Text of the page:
Twenty years ago the ‘National Attitudes to Mental Illness Report’ was established. This annual survey, funded by the Department of Health, was devised to monitor changes in public opinion, recognised at the time to be primarily driven by misunderstanding and stigma.
On World Mental Health Day 2014, the latest in a series of encouraging figures from the survey were revealed. They showed that since 2011 an estimated 2 million people – 4.8% of the population – have demonstrated improved attitudes to mental illness. Much of this change is attributable to investment in anti-stigma campaigns, most notably “Time to Change”, a joint initiative of the charities Mind and Rethink. Additionally, or perhaps as a consequence, media portrayals of mental illness have shifted.
Not only are negative or alarmist news reports less frequently produced, there has been a cultural transformation in the depiction of mental illness in the cinema and on television. Producers are aware of a greater level of accountability in their work; their images of mental illness are better researched and tend to invite empathy and reflection rather than the scaremongering and ridicule of the past.
Now, it appears that this fruitful change has reached the theatre, as evidenced by the Royal Ballet’s performance of Cassandra, in Covent Garden. The show’s three co-creators, a choreographer, a singer-songwriter and a filmmaker all describe “deeply personal connections” to the themes of the production and it is surely this motivation which has inspired such a powerful piece, designed to challenge public assumptions of what it means to be ‘mad’.
A haunting and ethereal theatrical experience depicts with beautiful sensitivity the onset of a de novo psychotic illness in a young woman. A happy life, successful career and close family relations disintegrate before our eyes. Few words are needed; perceptual disturbances are described through disorientating and intrusive visual projections, then second and third person auditory hallucinations emerge, delivered via a discordant voiceover.
The medium of dance lends itself perfectly to the onset of psychomotor symptoms as the protagonist’s graceful movements become increasingly unpredictable and chaotic. Her mental state fluctuations are analogous to the erratic stockmarket variations of her high pressured trading job.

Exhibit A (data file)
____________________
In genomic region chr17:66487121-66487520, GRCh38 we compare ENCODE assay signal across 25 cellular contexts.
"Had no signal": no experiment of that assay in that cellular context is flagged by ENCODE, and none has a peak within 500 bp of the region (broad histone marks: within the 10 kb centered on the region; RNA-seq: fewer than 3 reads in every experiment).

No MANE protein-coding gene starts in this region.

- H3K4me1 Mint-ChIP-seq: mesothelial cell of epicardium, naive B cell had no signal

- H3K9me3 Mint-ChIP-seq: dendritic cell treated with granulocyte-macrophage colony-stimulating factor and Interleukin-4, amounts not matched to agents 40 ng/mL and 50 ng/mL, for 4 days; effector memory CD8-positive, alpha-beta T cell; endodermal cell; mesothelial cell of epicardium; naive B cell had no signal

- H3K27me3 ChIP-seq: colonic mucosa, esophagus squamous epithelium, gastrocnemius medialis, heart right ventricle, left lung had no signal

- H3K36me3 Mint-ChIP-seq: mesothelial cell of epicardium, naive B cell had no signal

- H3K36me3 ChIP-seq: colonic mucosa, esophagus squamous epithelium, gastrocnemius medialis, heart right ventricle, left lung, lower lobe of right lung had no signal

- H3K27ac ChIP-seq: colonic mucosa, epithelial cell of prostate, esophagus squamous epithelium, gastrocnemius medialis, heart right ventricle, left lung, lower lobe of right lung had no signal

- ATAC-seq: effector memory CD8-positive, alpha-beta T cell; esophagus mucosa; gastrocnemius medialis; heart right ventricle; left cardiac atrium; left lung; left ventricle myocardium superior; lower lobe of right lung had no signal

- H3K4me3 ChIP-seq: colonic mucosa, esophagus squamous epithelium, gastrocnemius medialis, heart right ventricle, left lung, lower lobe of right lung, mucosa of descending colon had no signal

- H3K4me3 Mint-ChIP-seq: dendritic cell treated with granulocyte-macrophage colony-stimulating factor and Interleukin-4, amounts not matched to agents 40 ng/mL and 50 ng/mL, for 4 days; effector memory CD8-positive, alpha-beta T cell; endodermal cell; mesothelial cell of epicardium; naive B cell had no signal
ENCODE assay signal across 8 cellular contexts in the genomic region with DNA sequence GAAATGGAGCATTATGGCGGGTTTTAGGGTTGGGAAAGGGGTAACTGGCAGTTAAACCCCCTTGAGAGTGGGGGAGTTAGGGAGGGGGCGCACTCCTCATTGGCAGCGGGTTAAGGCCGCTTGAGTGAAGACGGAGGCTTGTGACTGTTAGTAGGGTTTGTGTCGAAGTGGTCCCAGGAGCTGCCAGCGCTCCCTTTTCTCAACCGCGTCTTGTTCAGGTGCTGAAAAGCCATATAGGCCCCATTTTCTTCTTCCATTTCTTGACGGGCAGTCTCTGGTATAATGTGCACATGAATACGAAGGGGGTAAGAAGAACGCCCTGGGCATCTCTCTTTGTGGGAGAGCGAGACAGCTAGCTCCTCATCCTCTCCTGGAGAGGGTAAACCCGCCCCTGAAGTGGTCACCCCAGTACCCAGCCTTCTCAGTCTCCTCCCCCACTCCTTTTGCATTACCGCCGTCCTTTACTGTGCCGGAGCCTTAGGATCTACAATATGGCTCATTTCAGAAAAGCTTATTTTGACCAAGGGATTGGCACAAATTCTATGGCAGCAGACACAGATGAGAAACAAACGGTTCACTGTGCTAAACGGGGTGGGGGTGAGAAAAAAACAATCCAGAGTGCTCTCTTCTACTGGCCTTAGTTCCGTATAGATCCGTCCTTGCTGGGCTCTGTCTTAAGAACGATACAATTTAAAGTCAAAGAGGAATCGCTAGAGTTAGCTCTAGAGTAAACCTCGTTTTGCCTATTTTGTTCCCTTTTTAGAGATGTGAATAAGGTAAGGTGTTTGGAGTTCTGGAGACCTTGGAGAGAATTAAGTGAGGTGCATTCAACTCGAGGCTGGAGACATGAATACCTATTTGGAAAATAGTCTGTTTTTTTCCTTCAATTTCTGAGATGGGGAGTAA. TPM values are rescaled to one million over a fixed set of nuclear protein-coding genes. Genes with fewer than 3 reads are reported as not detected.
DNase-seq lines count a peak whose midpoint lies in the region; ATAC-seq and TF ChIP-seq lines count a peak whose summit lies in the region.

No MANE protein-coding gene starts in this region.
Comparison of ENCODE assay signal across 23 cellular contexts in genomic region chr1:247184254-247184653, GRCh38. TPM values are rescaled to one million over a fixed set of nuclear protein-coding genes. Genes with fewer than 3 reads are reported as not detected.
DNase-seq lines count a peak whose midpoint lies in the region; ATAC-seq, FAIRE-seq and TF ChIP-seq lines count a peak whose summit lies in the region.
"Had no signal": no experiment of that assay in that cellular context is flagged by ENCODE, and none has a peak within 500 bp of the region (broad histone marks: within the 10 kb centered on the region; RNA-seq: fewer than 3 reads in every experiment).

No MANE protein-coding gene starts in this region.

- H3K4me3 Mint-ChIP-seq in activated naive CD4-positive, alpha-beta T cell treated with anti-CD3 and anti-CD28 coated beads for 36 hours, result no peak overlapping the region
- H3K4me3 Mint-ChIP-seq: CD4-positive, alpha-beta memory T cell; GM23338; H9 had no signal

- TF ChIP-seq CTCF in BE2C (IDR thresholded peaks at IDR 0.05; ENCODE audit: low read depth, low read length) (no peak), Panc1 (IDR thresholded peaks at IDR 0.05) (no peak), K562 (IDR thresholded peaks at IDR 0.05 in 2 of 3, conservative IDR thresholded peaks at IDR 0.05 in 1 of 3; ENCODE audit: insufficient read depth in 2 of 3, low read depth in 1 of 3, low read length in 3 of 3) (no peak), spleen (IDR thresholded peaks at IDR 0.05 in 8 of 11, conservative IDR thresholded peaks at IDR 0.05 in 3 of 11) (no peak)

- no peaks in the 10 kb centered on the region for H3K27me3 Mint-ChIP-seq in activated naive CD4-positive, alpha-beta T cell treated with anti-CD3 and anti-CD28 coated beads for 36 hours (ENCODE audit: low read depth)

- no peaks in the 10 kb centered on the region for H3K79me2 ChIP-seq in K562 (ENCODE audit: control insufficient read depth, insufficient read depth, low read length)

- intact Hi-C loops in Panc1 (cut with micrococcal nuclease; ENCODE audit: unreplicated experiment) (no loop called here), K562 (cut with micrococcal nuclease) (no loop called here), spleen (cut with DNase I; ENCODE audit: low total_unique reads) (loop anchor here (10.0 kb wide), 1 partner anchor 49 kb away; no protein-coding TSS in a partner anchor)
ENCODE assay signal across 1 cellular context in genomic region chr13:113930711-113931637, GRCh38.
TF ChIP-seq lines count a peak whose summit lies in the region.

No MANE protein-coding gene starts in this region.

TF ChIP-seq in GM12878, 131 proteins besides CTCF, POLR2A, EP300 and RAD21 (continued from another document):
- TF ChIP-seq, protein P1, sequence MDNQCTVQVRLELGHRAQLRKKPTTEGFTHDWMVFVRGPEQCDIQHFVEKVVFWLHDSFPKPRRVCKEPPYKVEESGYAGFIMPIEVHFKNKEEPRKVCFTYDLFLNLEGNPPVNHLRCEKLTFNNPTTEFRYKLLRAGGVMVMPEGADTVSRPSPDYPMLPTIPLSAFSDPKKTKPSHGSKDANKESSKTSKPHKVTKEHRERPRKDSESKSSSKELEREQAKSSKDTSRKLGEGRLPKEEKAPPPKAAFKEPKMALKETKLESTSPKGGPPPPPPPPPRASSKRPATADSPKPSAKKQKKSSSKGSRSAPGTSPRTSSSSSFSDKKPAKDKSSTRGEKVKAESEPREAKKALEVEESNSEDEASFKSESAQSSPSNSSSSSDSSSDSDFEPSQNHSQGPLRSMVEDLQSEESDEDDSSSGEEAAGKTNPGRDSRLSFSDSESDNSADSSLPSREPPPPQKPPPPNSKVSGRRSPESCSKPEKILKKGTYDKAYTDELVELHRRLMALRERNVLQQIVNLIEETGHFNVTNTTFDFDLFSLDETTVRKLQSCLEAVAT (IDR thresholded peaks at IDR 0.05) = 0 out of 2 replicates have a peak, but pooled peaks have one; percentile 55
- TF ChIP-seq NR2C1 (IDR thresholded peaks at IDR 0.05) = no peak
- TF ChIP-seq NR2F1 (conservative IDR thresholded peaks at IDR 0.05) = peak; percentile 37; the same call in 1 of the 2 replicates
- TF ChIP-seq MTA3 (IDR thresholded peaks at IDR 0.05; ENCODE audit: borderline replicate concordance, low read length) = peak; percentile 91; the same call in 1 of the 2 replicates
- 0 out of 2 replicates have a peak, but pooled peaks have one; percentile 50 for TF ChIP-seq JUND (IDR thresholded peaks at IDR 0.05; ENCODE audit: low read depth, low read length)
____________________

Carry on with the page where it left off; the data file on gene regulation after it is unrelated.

This is a thoughtful production, without hyperbole or gimmick. The degree of impact on family members, not often a feature of cultural depictions of mental illness, is profoundly delivered. Cassandra’s mother and brother oscillate between experiencing happy memories of her earlier times and acute distress at her clinical deterioration. Projections of an idyllic childhood interchange with fleeting abstract visions, including images of synaptic junctions and Rorschach plates. Such complexity of emotion is rarely achieved through dance. The depiction of carer burden is all the more poignant when one learns of the music producers’ brother, diagnosed with schizophrenia in his teenage years: the programme notes document her cathartic need “to keep his voice alive” by translating her own experiences to stage.
There is a critique of the process of medicalization, but this does not stray into the realms of anti-psychiatry. Cassandra is admitted to a stark hospital environment, where she remains under a spotlight, observed and exposed, at one point more than metaphorically. This sat uncomfortably for the professional viewer, but with good reason, speaking powerfully towards all patients’ potentially isolative and bewildering experience of an admission.
(Gary Avis and Mara Galeazzi ©ROH, 2014)
Psychiatric professionals come and go metronomically, somewhat anonymously, the noise of a ticking clock accompanying their routine, but are ultimately seen to provide compassion and comfort in Cassandra’s greatest time of need. Importantly, the production’s balanced conclusion contains evidence of an improvement in Cassandra’s mental state but also a realistic sense that her life will never quite return to normality.
To their great credit, the producers have enlisted the advice of Dr Mark Salter, a consultant adult psychiatrist. His influence proves vital to the authenticity of the psychosis. After the production we met with Mark, who rightly appeared proud of the work. His main disappointment was that the psychiatrists had been dressed in white coats, an element he had wanted removed.
In Greek mythology Cassandra, daughter of the King of Troy, is blessed with the power of prophecy but cursed never to be believed. She predicts the fall of Troy but is dismissed as being insane. In some versions of the story, this very process drives her to madness. One of the many modern day descriptions of the ‘Cassandra Syndrome’ characterise an individual able to see or understand things long before others are able to reach the same conclusion. It can only be hoped that visionary productions such as this will provoke further attitudinal change so that one day we will wonder how we ever got it so wrong.
Dr Rory Conn is an ST5 in Child and Adolescent Psychiatry at The Tavistock and Portman NHS Foundation Trust
Dr Chloe Bulwer is an Academic Paediatric Trainee at the Institute of Child Health
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